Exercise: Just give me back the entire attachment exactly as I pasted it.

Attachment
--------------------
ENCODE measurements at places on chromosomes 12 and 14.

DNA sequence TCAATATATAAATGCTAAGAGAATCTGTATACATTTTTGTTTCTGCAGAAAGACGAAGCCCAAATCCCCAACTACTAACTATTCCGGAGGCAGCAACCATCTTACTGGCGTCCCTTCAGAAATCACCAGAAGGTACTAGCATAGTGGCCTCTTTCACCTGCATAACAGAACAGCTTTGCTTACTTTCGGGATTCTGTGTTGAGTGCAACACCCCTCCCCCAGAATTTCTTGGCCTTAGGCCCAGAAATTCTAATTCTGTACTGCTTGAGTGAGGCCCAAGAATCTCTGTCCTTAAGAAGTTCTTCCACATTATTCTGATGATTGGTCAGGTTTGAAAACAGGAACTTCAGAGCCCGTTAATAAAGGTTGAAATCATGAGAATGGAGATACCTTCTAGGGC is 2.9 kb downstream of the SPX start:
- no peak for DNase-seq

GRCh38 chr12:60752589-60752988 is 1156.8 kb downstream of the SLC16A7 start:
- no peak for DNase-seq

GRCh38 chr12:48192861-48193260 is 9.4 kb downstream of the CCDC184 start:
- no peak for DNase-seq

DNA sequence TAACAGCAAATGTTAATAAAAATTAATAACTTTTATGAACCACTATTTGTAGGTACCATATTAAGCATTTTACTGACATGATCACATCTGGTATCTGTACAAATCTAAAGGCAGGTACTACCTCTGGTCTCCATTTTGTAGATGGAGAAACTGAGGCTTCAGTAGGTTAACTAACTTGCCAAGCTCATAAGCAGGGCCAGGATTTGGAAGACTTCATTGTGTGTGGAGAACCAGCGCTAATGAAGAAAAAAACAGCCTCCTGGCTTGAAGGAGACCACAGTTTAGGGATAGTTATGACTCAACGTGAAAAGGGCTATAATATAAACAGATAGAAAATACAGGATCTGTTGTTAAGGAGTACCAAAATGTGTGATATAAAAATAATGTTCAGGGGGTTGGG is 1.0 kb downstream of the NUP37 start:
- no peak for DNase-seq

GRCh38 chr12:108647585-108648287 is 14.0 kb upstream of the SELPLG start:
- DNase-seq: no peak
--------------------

ENCODE measurements at places on chromosomes 12 and 14.

DNA sequence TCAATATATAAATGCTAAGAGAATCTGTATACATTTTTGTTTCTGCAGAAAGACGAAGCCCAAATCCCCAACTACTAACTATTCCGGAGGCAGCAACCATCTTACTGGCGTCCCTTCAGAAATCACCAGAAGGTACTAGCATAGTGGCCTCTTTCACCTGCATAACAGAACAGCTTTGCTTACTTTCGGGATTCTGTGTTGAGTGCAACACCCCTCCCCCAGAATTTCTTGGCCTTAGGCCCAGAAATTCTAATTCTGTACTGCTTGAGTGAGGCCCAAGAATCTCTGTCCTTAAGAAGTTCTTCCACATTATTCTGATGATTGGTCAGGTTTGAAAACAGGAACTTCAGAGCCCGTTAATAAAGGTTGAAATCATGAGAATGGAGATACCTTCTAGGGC is 2.9 kb downstream of the SPX start:
- no peak for DNase-seq

GRCh38 chr12:60752589-60752988 is 1156.8 kb downstream of the SLC16A7 start:
- no peak for DNase-seq

GRCh38 chr12:48192861-48193260 is 9.4 kb downstream of the CCDC184 start:
- no peak for DNase-seq

DNA sequence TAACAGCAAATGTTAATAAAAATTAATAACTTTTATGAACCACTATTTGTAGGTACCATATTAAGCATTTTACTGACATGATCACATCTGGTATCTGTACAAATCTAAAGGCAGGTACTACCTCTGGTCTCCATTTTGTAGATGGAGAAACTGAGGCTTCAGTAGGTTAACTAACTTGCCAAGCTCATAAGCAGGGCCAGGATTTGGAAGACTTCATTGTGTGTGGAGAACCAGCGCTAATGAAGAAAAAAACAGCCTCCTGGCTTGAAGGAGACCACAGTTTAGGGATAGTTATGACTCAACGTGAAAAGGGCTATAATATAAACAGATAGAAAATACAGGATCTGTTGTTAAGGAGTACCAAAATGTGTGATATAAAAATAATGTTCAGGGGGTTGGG is 1.0 kb downstream of the NUP37 start:
- no peak for DNase-seq

GRCh38 chr12:108647585-108648287 is 14.0 kb upstream of the SELPLG start:
- DNase-seq: no peak